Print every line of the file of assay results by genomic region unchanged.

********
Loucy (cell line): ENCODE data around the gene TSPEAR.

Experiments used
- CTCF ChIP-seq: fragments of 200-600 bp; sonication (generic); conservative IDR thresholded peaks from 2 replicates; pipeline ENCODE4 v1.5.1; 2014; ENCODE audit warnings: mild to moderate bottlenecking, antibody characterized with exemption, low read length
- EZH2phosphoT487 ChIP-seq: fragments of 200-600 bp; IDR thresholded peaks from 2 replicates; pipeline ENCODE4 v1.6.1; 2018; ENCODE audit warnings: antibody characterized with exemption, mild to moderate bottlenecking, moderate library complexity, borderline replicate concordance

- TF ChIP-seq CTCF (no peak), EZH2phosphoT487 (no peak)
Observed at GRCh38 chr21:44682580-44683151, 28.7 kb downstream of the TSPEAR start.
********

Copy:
Loucy (cell line): ENCODE data around the gene TSPEAR.

Experiments used
- CTCF ChIP-seq: fragments of 200-600 bp; sonication (generic); conservative IDR thresholded peaks from 2 replicates; pipeline ENCODE4 v1.5.1; 2014; ENCODE audit warnings: mild to moderate bottlenecking, antibody characterized with exemption, low read length
- EZH2phosphoT487 ChIP-seq: fragments of 200-600 bp; IDR thresholded peaks from 2 replicates; pipeline ENCODE4 v1.6.1; 2018; ENCODE audit warnings: antibody characterized with exemption, mild to moderate bottlenecking, moderate library complexity, borderline replicate concordance

- TF ChIP-seq CTCF (no peak), EZH2phosphoT487 (no peak)
Observed at GRCh38 chr21:44682580-44683151, 28.7 kb downstream of the TSPEAR start.